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Derivative of an integral function

  1. Dec 4, 2012 #1
    Hello there,

    I have the function

    $$f(t) = \int_0 ^{t} \frac{1}{\sqrt{t-\tau}} \mathrm{d}\tau$$

    The integral can be found, yielding an expression as

    $$f(t) = 2 \sqrt{t} $$

    The question is, if I tried to calculate the derivative of $$f$$, using the "derivation under the integral " rule I get

    $$\frac {\mathrm{d} f }{\mathrm{d}t} = \int_0 ^{t} \frac{\mathrm{d}}{\mathrm{d}t} \frac{1}{\sqrt{t-\tau}} \mathrm{d}\tau + \frac{1}{\sqrt{t-t}} $$

    which is a problem I never run across.
    I went through the derivation of the "derivation under the integral " but I am not getting anywhere, for the moment.
    Anybody's help would be appreciated, thanks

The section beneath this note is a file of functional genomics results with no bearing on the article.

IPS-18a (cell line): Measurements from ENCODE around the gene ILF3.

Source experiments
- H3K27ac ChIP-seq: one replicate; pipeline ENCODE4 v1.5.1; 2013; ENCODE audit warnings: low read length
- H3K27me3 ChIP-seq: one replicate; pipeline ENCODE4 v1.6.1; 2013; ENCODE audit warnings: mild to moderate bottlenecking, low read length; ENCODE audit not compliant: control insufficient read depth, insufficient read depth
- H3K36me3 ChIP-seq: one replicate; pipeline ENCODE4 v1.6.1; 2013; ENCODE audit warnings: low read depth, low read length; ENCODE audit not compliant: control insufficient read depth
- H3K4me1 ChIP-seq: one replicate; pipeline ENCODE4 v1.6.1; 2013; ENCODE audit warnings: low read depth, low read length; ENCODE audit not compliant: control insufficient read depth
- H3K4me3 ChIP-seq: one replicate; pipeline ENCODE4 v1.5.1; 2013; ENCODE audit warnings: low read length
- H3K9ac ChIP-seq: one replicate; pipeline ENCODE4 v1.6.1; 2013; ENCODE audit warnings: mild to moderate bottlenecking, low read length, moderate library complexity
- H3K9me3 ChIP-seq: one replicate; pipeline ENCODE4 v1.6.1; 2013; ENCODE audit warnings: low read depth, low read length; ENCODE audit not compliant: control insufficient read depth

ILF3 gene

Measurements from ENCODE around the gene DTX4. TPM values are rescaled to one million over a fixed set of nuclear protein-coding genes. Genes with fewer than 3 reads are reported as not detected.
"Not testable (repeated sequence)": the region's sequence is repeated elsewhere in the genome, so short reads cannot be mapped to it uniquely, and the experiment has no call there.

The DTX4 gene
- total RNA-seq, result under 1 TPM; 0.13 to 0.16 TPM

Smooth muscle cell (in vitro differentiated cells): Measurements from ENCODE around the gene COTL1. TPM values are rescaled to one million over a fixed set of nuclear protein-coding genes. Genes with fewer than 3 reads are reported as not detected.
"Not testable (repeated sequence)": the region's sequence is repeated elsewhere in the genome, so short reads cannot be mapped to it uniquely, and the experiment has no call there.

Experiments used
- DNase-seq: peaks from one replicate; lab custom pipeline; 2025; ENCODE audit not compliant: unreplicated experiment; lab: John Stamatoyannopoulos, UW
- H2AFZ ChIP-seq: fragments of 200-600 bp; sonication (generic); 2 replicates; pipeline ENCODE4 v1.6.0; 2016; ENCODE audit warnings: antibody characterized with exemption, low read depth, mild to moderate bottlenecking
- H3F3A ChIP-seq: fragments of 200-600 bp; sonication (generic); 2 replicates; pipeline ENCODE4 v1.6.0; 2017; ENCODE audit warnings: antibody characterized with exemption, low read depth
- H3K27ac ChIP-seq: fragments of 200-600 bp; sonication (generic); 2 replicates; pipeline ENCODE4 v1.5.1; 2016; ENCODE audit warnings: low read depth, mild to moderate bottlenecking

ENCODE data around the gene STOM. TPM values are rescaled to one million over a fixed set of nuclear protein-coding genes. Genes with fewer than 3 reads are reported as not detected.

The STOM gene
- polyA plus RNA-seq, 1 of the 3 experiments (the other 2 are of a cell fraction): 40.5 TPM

2. jcsd
  3. Dec 4, 2012 #2

    Mute

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    Homework Helper

    Loosely speaking, the first term with the derivative inside the integral will generate a "##-1/\sqrt{t-t}##" term, as ##d(t-\tau)^{-1/2}/dt = -d(t-\tau)^{-1/2}/d\tau##, so the diverging terms cancel out.

    If you change variables to ##y = t - \tau## before taking the t derivative you also avoid the problem altogether.
     
  4. Dec 4, 2012 #3
    Mute,

    as always, much appreciated.

    thanks
     
  5. Dec 4, 2012 #4

    lavinia

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    Science Advisor

    you can write out the Newton quotient in terms of t then write

    (t + Δt-[itex]\tau[/itex])[itex]^{-1/2}[/itex] in a Taylor series
     
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